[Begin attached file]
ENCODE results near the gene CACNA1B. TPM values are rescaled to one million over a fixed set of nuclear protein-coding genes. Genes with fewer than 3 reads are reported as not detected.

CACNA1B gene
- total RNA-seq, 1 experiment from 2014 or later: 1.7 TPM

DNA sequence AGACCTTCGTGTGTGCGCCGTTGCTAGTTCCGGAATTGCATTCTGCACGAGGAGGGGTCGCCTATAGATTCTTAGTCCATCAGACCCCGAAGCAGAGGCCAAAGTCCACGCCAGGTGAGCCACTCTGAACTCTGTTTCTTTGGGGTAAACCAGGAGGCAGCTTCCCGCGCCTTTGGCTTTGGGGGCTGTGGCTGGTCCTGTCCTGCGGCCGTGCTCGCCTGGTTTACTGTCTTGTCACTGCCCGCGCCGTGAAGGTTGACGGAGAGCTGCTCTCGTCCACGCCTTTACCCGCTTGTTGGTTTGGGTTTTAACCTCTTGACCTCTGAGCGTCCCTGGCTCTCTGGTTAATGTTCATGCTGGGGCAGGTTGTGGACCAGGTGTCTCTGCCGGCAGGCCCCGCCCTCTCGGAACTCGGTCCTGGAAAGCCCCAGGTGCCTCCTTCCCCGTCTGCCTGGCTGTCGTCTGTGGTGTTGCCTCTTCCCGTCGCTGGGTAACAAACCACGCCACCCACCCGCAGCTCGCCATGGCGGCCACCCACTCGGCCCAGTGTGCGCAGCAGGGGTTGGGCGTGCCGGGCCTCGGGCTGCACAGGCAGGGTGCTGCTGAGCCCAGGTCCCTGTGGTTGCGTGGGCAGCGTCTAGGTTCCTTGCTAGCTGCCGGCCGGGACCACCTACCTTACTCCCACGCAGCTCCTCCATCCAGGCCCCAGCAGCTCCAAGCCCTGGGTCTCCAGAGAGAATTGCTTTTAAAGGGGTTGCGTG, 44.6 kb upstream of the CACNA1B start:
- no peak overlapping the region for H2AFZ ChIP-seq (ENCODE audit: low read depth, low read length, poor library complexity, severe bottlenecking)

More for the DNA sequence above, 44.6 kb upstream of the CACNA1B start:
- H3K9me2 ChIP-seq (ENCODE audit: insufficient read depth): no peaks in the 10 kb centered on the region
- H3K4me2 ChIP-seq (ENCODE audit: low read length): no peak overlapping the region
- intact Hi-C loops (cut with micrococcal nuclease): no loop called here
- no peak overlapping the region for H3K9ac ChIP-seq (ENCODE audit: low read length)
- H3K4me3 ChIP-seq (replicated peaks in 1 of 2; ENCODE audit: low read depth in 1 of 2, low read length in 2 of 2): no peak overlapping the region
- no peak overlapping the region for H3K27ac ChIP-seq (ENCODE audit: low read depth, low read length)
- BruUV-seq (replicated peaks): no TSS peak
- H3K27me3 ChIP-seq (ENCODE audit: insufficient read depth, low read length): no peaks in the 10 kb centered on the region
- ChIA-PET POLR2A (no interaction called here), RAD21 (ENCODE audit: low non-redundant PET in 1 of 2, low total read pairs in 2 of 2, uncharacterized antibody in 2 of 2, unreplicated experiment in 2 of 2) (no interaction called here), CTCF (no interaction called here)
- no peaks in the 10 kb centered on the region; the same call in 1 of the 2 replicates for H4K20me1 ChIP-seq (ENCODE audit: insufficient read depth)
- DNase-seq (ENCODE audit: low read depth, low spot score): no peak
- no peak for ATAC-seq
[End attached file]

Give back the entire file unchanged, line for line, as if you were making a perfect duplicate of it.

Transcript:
ENCODE results near the gene CACNA1B. TPM values are rescaled to one million over a fixed set of nuclear protein-coding genes. Genes with fewer than 3 reads are reported as not detected.

CACNA1B gene
- total RNA-seq, 1 experiment from 2014 or later: 1.7 TPM

DNA sequence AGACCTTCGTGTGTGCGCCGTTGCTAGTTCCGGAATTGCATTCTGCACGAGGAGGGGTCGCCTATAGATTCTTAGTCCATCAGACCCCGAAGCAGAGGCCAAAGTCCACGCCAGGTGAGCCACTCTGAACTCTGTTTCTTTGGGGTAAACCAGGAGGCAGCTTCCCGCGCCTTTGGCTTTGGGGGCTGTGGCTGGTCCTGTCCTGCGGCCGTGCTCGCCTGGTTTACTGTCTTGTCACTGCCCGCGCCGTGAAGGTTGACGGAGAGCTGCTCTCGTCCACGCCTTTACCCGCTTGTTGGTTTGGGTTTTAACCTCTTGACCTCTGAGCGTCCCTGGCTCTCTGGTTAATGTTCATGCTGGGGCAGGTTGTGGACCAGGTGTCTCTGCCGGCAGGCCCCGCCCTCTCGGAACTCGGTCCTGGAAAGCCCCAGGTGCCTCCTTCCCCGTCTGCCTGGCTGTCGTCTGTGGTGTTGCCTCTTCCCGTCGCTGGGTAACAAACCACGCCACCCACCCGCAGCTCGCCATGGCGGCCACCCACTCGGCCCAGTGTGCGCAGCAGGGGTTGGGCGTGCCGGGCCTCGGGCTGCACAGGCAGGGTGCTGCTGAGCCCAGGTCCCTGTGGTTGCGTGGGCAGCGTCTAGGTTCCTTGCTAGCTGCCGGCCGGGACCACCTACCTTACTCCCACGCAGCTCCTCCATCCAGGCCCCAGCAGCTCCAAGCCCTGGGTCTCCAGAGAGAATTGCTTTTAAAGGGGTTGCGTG, 44.6 kb upstream of the CACNA1B start:
- no peak overlapping the region for H2AFZ ChIP-seq (ENCODE audit: low read depth, low read length, poor library complexity, severe bottlenecking)

More for the DNA sequence above, 44.6 kb upstream of the CACNA1B start:
- H3K9me2 ChIP-seq (ENCODE audit: insufficient read depth): no peaks in the 10 kb centered on the region
- H3K4me2 ChIP-seq (ENCODE audit: low read length): no peak overlapping the region
- intact Hi-C loops (cut with micrococcal nuclease): no loop called here
- no peak overlapping the region for H3K9ac ChIP-seq (ENCODE audit: low read length)
- H3K4me3 ChIP-seq (replicated peaks in 1 of 2; ENCODE audit: low read depth in 1 of 2, low read length in 2 of 2): no peak overlapping the region
- no peak overlapping the region for H3K27ac ChIP-seq (ENCODE audit: low read depth, low read length)
- BruUV-seq (replicated peaks): no TSS peak
- H3K27me3 ChIP-seq (ENCODE audit: insufficient read depth, low read length): no peaks in the 10 kb centered on the region
- ChIA-PET POLR2A (no interaction called here), RAD21 (ENCODE audit: low non-redundant PET in 1 of 2, low total read pairs in 2 of 2, uncharacterized antibody in 2 of 2, unreplicated experiment in 2 of 2) (no interaction called here), CTCF (no interaction called here)
- no peaks in the 10 kb centered on the region; the same call in 1 of the 2 replicates for H4K20me1 ChIP-seq (ENCODE audit: insufficient read depth)
- DNase-seq (ENCODE audit: low read depth, low spot score): no peak
- no peak for ATAC-seq